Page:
Riding Gravel Pedal Round-Up: Ritchey WCS Micro Road – by Grannygear
Editor’s Note: Grannygear returns with his thoughts on the Ritchey WCS Micro Road pedals in the Round-Up series. Please check out his introduction to this series by clicking HERE.
We touched on the details in the opening post for the Ritchey pedals, so it was time to get on these and get to pedaling.
The most striking thing with the Ritchey WCS Micro Road pedal is the very minimal profile they offer when you get them mounted into the crank. They seem to be barely there, although something like a Crank Brothers Egg Beater pedal would give that same feeling. I like the gold anodized styling. They have the look and feel of a quality build and they spin well in the hand with a smooth action.
The cleats were easy to mount into the shoe just like any SPD style cleat. At first glance, I thought I might be able to use the Ritchey WCS Micro Road pedal cleat with a Shimano SPD pedal, but it was not to be. There were subtle differences in shape with the Ritchey cleat that would not allow me to click into the Shimano SPD pedal. I angled the cleats in on the shoe to mimic the way I run SPD cleats. This offers me a “heels in” pedaling position. I left the spring tension on the pedals the way it came out of the box which seemed to be the way to go for me.
I ran these for many miles from local quickie rides to multi-hour loops with lots of climbing. I even did some fast, (well, sort of fast), road work. Then, at the end of the test, I did a “build your own mud puddle in the front yard” test. This I did for a way to test the step in/step out function in mud with the Ritchey cleats and pedals. Following is what I found to be in the “good” and the “less than good” categories.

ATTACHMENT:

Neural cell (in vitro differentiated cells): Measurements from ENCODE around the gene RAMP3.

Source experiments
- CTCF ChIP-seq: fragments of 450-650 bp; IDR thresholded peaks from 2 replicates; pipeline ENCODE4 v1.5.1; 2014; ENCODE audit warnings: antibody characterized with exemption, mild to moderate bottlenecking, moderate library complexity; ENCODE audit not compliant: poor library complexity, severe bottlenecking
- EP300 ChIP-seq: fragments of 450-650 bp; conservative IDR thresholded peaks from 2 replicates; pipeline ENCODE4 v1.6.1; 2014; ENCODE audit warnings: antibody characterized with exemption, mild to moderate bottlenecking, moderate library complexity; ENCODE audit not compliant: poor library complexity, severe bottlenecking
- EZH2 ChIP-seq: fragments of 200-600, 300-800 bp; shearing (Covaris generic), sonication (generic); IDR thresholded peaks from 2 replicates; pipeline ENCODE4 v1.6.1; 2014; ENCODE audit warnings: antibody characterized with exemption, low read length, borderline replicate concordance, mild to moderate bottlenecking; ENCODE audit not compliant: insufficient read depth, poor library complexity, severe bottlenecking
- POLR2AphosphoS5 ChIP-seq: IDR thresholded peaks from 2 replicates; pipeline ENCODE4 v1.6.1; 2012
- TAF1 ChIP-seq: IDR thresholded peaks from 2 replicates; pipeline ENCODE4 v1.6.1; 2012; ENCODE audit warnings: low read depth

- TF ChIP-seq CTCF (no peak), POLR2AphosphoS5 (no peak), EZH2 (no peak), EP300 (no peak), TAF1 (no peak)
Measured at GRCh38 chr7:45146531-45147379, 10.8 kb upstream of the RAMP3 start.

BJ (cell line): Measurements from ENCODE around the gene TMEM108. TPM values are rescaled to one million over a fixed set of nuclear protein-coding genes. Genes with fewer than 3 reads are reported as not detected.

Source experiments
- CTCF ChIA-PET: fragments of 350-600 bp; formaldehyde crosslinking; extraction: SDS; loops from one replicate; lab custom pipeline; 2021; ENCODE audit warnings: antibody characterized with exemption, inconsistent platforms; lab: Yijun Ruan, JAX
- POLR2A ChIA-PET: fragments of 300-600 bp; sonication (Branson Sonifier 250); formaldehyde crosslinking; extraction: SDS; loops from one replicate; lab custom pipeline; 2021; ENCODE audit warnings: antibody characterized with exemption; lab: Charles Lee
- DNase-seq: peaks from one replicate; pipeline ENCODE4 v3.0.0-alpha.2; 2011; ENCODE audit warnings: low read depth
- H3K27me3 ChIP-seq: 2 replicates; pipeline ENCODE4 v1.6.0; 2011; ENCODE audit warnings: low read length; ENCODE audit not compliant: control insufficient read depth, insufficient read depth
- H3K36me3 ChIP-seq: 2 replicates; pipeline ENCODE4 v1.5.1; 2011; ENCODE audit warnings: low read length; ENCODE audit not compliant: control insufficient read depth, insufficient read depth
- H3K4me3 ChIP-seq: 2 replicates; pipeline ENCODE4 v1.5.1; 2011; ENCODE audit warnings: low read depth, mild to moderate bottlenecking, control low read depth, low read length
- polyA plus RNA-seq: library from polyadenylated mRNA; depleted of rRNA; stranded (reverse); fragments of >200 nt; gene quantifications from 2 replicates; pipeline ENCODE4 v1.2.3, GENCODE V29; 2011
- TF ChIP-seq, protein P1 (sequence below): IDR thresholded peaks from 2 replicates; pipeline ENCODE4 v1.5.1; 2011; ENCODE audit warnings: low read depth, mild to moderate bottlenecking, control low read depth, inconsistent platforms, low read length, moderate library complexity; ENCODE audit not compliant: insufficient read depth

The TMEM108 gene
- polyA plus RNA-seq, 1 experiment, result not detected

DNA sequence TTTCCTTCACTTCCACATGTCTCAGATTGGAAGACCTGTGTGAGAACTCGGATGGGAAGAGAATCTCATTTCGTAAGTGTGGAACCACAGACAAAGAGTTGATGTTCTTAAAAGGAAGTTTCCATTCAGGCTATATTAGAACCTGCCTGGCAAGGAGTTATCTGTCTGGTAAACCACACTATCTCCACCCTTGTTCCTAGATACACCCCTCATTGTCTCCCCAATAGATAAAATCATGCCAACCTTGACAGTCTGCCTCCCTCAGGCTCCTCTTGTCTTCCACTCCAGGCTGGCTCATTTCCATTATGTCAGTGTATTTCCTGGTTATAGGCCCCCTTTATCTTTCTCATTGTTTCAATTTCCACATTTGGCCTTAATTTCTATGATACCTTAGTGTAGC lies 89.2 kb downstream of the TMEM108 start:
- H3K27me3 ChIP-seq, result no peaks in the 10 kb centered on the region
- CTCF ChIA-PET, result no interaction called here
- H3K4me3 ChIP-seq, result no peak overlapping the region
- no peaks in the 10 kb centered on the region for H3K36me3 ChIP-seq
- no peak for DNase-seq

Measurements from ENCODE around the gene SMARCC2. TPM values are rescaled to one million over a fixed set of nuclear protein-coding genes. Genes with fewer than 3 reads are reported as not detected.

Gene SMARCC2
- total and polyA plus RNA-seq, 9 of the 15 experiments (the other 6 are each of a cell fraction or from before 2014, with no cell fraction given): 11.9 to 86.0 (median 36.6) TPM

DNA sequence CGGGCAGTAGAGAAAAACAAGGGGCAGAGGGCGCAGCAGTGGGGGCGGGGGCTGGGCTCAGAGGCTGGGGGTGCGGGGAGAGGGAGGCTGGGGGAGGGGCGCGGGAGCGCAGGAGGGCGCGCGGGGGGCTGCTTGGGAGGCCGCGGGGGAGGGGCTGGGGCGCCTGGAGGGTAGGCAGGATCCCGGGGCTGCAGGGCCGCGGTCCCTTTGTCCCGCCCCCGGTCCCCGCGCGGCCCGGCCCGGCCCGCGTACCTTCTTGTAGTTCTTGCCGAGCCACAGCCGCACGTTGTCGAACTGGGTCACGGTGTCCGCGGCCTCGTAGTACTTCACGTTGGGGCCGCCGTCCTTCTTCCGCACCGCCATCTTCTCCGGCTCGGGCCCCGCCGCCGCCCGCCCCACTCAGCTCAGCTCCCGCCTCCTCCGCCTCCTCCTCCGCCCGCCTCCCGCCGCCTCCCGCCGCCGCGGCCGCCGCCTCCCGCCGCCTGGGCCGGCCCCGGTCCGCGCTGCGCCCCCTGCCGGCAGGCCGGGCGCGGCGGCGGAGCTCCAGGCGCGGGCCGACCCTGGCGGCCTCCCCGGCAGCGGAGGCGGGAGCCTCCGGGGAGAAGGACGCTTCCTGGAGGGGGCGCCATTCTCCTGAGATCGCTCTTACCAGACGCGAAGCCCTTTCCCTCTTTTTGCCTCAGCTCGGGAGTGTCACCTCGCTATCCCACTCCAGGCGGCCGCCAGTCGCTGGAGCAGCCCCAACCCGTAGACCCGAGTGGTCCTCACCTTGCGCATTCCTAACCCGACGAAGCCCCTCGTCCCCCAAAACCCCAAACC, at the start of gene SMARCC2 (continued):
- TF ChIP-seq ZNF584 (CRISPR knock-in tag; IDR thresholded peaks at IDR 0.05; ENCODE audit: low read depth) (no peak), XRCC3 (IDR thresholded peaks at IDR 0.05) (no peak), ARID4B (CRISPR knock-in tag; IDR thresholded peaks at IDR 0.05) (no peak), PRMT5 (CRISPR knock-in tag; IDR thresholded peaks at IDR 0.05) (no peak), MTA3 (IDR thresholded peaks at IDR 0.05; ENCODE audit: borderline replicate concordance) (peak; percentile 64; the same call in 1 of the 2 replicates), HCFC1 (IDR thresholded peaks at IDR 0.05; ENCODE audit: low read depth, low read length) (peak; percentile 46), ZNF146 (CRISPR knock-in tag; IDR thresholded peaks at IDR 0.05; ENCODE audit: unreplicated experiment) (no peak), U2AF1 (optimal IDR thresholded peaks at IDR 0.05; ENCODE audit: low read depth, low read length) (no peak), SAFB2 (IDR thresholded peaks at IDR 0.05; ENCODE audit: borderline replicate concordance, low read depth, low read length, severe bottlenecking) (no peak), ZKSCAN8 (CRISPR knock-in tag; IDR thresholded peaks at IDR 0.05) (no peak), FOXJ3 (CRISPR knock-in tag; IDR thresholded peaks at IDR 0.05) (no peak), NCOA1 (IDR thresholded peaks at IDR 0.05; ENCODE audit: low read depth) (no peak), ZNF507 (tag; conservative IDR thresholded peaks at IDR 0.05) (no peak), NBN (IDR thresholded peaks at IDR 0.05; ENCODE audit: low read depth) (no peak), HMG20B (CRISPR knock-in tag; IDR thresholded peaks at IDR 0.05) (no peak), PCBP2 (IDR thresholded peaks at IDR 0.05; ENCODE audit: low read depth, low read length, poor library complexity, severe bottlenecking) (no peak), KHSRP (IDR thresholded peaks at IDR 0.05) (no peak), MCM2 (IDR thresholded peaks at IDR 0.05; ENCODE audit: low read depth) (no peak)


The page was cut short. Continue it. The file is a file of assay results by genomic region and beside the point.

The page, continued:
- Clicking in to the pedals was very easy and direct. I seldom had to hunt around for the right cleat position before I was engaged and pedaling. Entry pressure was “just right”- not too vague or too stiff- but you know you are “there”.
- The pedals hung “heels down” for the most part so that usually required only a quick glance, if that, to affirm the pedals position. I say “usually“. More on that in a bit.
- Although the pedaling surface of the Ritchey WCS Micro Road pedal is pretty minimal, I was using a very stiff racing shoe, so I did not feel any undue pressure on the sole.
- As a single sided, very tiny pedal, the cornering clearance is pretty high and if you were using this pedal in a more adventurous situation. the chance of rock strikes with a gravel bike that has a low bottom bracket would be pretty slim.
- Pedaling with these pedals was a very direct, smooth, and secure feeling experience. I never felt like I was going to unclip by accident. I know it is silly to say that a pedal made it feel like the power was getting to the ground well, but that was my impression.
The Less Than Good:
- If you are not clipped in, that is a very small bit of metal to balance your foot on.
- Since it is a single sided pedal, the backside is doing nothing for you but holding up the front side of the pedal, right? So you really don’t want to try to balance your shoe on the backside of this pedal. Although the Ritchey WCS Micro Road pedal typically hangs “heel down”, usually you can just stab it and go without worrying about missing it. But there were times, like when I was at speed on a fast descent and I had unclipped my inside foot, just in case. When I exited the corner, the pedal was in a random place, so I had to take my eyes off what I really wanted to be focused on momentarily. I wanted to be focused dead ahead for the survival of the species, but instead I had to look at my pedal to see how I had to clip in.